Desired Things

Louisa Leontiades Complicated Roots, Parenting-General

On my childhood bedroom wall, I had a poster of Desiderata given to me by my mother. The last line is Be cheerful. Strive to be happy. The whole poem was about how to achieve this elusive ‘happy’ state. Desiderata means desired things. And happiness is our most desired thing.

My mother, like many mothers, was constantly trying to ‘fix’ my sadness. Sadness, particularly crying, was displeasing to her. I learned that sadness had no place in my life. When my parents divorced, I was not allowed to be sad. When my dog was run over, I was not allowed to be sad. When I was bullied at school, I was not allowed to be sad.

The long term effect was that I suppressed my sadness because my mother didn’t like it, or–it seemed–me when I showed it. I discovered that suppressing my sadness was easier when I also suppressed my pain. Yet suppressing my pain eventually brought me to the edges of my sanity and despair. It pushed me to alcoholism and destructive (as opposed to healthy) promiscuity… sometimes I think my survival instincts just had a strange way of trying to push me to evolve. Consequently, I do not suppress my children’s emotions (or allow anyone else to as far as I am able).

The movie Inside Out, gets it right. In it, Sadness is constantly denied her place by Joy. The other emotions don’t understand the role of Sadness. Like my mother, they think she is a useless, destructive emotion. But by the end of the film, Sadness has assumed her place and the other’s recognise her worth. Reviewers have focused on this aspect, a groundbreaking departure from many children’s films, as it gives parents the language to be able to support their children’s feelings. But what purpose does sadness have? As a parent, I wanted to be able to explain it.

Firstly that we live in a multi-spectrum world where our feelings are only able to be appreciated relative to our other feelings. Our minds seek to identify patterns which seem to make us happy (or survive) and conversely courses of action which make us unhappy (or seem to be contrary to our survival).

It is the juxtaposition of dissimilar emotions which allow us to identify which bucket to put them in. Thus we can only truly appreciate love-based emotions in relation to fear-based emotions (the two basic emotions out of which all others are a variation).

The gift of being able to feel your emotions is therefore the gift of survival. Emotions are signals from our bodies which help us devise strategies which we believe will help us survive. But in order to survive–and thrive–we need to be able to feel all of them. That’s what they are there for.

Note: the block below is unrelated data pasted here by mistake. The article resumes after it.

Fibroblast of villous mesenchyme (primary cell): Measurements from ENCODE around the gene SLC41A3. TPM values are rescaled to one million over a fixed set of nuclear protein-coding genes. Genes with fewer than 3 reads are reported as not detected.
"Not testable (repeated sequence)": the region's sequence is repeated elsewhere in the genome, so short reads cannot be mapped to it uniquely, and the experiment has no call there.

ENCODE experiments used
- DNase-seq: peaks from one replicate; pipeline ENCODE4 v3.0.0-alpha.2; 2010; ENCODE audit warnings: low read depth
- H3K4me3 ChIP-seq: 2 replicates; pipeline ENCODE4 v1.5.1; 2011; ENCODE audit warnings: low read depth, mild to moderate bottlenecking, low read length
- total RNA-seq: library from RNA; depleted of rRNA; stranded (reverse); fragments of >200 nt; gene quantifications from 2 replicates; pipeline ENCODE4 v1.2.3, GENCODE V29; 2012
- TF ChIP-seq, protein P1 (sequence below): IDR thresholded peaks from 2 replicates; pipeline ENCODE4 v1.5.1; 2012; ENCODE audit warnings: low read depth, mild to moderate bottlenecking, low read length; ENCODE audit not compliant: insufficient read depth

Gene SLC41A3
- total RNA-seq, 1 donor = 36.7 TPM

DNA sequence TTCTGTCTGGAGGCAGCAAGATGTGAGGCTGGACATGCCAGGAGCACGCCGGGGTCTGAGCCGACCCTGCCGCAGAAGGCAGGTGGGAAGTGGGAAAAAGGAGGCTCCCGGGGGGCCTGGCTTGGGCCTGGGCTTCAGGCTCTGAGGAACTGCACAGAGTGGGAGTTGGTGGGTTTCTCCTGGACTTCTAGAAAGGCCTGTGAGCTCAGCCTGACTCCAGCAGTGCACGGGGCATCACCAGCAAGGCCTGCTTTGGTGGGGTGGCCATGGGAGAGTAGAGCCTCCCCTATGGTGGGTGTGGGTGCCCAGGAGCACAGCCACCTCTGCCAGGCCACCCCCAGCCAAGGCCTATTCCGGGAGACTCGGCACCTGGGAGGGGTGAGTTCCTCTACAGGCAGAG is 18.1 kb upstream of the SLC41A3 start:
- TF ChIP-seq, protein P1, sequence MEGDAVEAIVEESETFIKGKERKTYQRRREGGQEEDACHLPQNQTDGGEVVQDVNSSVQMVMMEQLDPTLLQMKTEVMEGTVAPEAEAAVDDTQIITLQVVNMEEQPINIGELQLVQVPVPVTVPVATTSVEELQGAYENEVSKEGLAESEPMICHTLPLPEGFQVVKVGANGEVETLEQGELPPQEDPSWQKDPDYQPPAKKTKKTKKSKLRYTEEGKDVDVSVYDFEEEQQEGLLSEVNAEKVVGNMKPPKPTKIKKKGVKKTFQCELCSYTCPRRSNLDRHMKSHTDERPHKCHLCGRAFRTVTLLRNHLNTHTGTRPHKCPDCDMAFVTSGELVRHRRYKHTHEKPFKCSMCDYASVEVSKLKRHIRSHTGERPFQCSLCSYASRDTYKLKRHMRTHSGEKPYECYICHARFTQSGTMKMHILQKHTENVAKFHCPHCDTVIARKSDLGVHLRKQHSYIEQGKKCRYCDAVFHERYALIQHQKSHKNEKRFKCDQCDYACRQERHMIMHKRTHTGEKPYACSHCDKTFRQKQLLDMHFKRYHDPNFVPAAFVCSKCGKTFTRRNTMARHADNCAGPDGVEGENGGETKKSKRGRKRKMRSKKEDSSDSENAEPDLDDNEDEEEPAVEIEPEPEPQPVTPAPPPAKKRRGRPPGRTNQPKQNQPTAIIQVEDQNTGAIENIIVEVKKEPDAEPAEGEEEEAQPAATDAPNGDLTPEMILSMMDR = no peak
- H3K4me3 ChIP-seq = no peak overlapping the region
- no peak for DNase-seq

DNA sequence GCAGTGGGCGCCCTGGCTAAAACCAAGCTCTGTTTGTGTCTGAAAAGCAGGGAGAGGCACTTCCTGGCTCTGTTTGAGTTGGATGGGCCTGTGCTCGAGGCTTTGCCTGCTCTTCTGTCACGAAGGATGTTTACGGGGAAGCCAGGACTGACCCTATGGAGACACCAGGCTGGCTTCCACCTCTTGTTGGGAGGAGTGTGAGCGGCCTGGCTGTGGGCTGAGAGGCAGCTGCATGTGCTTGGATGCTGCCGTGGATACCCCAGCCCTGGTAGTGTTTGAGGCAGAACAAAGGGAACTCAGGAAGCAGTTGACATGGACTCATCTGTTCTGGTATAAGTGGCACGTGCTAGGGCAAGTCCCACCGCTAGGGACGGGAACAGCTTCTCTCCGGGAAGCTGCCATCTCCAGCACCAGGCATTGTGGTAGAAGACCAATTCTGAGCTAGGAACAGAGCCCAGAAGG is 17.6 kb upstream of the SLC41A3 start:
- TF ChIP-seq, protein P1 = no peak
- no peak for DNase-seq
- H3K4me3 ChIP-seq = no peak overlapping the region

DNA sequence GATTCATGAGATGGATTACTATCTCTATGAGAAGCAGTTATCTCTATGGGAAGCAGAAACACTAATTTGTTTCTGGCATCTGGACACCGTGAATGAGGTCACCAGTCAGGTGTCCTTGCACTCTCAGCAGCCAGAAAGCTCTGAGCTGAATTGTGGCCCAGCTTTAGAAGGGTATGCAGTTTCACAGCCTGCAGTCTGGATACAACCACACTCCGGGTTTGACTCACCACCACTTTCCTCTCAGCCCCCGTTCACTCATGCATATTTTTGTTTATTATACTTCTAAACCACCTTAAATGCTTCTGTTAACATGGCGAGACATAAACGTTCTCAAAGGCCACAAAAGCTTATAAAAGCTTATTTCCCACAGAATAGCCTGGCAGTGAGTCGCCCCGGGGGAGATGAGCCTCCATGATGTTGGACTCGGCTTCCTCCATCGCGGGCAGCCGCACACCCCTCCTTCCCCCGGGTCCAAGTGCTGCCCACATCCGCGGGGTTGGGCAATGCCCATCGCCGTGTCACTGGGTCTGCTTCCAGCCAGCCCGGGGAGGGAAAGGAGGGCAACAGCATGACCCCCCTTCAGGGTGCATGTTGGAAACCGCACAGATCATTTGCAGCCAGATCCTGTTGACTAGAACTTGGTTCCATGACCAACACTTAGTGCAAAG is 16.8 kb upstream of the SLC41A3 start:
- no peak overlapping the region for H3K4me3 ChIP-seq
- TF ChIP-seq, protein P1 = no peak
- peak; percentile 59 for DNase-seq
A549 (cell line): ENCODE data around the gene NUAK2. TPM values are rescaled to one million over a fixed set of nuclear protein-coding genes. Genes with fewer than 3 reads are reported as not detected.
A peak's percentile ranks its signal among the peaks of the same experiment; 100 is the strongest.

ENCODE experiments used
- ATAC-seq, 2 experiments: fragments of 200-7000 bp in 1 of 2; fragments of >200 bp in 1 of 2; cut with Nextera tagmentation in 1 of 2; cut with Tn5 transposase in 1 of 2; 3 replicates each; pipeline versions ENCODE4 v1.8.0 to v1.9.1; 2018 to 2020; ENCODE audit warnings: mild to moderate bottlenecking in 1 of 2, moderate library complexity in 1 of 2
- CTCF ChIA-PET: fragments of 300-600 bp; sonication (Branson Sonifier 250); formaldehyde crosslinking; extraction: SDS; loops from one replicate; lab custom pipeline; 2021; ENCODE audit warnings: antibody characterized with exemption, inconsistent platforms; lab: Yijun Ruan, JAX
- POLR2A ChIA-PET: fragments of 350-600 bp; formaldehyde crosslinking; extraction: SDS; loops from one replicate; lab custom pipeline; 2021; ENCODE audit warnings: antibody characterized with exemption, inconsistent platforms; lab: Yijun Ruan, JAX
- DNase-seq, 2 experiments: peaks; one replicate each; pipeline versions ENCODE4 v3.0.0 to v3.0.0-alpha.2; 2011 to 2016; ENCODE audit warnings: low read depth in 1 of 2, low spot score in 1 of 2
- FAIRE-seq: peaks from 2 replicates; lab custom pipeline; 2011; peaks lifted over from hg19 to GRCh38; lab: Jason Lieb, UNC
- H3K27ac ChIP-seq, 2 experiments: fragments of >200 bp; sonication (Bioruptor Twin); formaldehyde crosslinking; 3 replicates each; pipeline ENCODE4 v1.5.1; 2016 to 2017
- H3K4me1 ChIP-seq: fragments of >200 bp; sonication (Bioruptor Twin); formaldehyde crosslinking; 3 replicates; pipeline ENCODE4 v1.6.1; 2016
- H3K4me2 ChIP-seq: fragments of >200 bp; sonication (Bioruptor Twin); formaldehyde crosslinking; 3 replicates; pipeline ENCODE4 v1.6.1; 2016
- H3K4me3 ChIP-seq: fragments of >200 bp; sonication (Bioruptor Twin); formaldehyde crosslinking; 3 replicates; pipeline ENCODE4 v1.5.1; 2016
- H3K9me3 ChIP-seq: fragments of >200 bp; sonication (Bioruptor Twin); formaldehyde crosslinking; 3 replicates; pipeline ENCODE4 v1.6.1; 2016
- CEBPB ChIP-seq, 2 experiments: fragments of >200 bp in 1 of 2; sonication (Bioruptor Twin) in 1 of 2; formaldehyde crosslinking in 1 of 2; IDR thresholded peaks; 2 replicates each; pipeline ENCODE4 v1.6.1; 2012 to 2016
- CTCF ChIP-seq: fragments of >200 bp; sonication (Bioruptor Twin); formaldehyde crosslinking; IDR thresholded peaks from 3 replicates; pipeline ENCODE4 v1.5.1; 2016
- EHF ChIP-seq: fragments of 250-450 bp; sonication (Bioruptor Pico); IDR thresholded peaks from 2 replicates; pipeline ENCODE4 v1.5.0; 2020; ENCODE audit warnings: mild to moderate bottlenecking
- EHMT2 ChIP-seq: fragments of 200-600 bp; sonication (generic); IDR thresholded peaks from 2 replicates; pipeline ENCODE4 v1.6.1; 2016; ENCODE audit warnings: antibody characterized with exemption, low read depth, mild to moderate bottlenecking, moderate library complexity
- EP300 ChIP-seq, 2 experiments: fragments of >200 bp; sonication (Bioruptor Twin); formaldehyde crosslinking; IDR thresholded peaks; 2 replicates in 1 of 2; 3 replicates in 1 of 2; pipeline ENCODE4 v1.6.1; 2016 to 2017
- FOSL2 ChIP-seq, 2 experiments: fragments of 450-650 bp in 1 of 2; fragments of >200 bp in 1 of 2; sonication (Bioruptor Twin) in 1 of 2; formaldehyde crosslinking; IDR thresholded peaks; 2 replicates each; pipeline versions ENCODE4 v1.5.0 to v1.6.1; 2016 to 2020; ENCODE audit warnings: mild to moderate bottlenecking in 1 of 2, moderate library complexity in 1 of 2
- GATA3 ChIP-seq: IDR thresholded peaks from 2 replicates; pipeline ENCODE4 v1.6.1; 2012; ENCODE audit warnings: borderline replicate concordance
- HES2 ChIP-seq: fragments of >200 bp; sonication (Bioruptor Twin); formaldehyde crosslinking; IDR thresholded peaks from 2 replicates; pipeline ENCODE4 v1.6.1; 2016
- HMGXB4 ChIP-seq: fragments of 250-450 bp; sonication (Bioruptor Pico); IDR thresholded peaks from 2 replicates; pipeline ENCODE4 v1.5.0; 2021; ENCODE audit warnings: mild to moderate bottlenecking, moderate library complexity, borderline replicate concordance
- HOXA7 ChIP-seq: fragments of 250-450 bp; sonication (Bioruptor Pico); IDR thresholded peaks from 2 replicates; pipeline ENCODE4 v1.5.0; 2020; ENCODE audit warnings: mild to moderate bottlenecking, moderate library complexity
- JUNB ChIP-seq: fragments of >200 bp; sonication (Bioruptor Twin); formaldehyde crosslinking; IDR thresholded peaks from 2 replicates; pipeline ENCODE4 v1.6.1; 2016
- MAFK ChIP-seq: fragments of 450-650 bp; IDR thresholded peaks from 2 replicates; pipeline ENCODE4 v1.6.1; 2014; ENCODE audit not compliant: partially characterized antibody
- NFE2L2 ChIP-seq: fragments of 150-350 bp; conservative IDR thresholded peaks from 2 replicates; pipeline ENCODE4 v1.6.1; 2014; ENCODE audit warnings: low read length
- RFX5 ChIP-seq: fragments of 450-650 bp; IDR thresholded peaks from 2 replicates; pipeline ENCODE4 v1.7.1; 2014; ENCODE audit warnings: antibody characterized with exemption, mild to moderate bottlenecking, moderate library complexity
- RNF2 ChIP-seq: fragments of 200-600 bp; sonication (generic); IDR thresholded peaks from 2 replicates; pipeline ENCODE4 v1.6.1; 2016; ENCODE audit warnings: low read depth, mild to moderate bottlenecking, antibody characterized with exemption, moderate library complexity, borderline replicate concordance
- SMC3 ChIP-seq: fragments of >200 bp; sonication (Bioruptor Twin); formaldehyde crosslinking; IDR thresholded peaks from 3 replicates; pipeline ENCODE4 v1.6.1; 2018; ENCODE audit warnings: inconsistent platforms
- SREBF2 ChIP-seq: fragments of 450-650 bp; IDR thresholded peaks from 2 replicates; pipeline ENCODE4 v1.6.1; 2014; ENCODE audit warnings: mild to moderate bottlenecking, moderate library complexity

We also need the rational brain in order to interpret those signals. But our rational minds are capable of forming so many opinions, beliefs and judgements that we also need to train ourselves, and our children to be able to embrace their feelings without attributing negative moral judgements to them. Only then can they choose wisely.

On a social level, the ability to feel our own emotions allow us also the empathy to connect deeply with one another. That we all understand what pain, sadness and joy is, means that we can connect beyond language and nationality. That we allow ourselves to feel, mean we are less likely to judge others for feeling the same feelings. My mother was also not allowed to feel sad as a child. She grew up under the auspices of stuff upper lip and it meant that she ‘brought herself up by her bootstraps’ as she often told me. She became suspicious of emotion, resented anyone else for allowing themselves to feel it and she judged them for it.

Allowing full expression of your emotions is necessary to gain the ability to feel compassion; for yourself and others. When I look out at the world, I find much to be sad about. The trauma, the abuse, the tragedy. The endless futility of human cruelty. After years of training myself to feel, I have learned not only to talk about it, but to feel it in the depths of my body. Sadness hurts. Sometimes as if those events were happening to us.

Without compassion, I find it difficult to believe we can really experience joy. As long as we can love and feel sadness at the same time, I hold my hope for humanity. So in striving to be happy, I believe we should also strive to be sad.

As a child I waited for happiness to follow, by denying my sadness. I imagined I would be happy at around 35. By the time I was 35, I would have a well paid job in business, a stable marriage with a faceless man, a house in the UK and a couple of kids. Yet at 35 I had none of those things. I lost my stressful finance job, got divorced, was still renting and had no kids yet. I experienced a breakdown until I finally listened to my feelings. When Pandora’s box is full to bursting, it opens.

Today I’m 41. I have a job I love as an author, two intimate relationships and many more friendships, a house in Sweden and a couple of kids. Those 6 years changed everything. They were sadder and more painful than I ever believed possible yet far more joyful too.

Before you know kindness as the deepest thing inside,
you must know sorrow as the other deepest thing.
You must wake up with sorrow.
You must speak to it till your voice
catches the thread of all sorrows
and you see the size of the cloth.

Then it is only kindness that makes sense anymore,
only kindness that ties your shoes
and sends you out into the day to mail letters and purchase bread,
only kindness that raises its head
from the crowd of the world to say
It is I you have been looking for,
and then goes with you everywhere
like a shadow or a friend.

(From ‘Kindness’ by Naomi Shihab Nye)